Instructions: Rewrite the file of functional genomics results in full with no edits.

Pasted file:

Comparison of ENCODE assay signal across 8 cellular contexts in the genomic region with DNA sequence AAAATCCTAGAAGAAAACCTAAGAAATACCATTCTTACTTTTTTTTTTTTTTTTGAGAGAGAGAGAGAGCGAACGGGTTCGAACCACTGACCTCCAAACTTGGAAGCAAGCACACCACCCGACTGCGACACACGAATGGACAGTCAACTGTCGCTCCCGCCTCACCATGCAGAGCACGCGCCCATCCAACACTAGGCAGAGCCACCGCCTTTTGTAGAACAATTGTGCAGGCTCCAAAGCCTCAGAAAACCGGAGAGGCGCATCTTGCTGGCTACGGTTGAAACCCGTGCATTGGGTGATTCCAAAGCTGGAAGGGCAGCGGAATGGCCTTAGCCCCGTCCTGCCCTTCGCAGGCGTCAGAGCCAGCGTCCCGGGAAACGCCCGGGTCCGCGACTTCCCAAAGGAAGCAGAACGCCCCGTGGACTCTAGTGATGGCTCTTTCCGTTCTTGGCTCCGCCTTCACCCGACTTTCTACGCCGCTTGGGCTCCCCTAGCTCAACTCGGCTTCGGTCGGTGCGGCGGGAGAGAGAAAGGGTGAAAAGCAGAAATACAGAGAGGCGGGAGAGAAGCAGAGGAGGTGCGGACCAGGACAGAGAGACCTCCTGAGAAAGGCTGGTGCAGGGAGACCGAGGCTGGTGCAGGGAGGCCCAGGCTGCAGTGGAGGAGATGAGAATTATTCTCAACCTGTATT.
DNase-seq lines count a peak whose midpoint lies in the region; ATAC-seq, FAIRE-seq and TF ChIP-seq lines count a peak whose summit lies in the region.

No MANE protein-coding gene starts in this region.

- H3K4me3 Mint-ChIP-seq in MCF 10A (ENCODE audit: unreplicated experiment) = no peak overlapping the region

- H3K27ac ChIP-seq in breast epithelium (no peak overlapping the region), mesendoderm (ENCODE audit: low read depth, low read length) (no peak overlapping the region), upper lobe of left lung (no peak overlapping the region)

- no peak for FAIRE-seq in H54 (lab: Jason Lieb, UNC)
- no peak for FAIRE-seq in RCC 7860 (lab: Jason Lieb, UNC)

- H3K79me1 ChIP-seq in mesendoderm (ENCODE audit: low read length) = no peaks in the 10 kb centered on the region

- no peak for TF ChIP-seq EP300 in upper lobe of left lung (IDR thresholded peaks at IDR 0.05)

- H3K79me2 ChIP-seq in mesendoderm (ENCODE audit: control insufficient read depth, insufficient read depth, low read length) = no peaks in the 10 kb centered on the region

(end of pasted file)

Comparison of ENCODE assay signal across 8 cellular contexts in the genomic region with DNA sequence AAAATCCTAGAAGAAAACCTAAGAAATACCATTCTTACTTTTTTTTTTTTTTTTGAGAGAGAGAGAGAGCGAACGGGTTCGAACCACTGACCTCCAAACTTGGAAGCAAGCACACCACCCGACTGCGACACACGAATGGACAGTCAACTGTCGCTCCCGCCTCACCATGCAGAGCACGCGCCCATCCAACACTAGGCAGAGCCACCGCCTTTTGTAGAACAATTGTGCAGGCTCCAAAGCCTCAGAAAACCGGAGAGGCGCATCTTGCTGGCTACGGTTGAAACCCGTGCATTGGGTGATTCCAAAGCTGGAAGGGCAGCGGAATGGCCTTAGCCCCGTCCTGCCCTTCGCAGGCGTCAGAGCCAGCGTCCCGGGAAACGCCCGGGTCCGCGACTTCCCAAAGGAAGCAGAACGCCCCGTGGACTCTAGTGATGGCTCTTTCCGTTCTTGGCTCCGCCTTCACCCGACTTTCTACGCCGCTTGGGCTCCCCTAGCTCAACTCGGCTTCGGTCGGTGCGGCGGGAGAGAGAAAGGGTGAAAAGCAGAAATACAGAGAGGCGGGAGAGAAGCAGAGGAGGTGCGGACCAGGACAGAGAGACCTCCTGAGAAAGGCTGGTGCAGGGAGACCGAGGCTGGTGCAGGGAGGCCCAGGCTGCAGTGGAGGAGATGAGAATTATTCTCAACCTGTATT.
DNase-seq lines count a peak whose midpoint lies in the region; ATAC-seq, FAIRE-seq and TF ChIP-seq lines count a peak whose summit lies in the region.

No MANE protein-coding gene starts in this region.

- H3K4me3 Mint-ChIP-seq in MCF 10A (ENCODE audit: unreplicated experiment) = no peak overlapping the region

- H3K27ac ChIP-seq in breast epithelium (no peak overlapping the region), mesendoderm (ENCODE audit: low read depth, low read length) (no peak overlapping the region), upper lobe of left lung (no peak overlapping the region)

- no peak for FAIRE-seq in H54 (lab: Jason Lieb, UNC)
- no peak for FAIRE-seq in RCC 7860 (lab: Jason Lieb, UNC)

- H3K79me1 ChIP-seq in mesendoderm (ENCODE audit: low read length) = no peaks in the 10 kb centered on the region

- no peak for TF ChIP-seq EP300 in upper lobe of left lung (IDR thresholded peaks at IDR 0.05)

- H3K79me2 ChIP-seq in mesendoderm (ENCODE audit: control insufficient read depth, insufficient read depth, low read length) = no peaks in the 10 kb centered on the region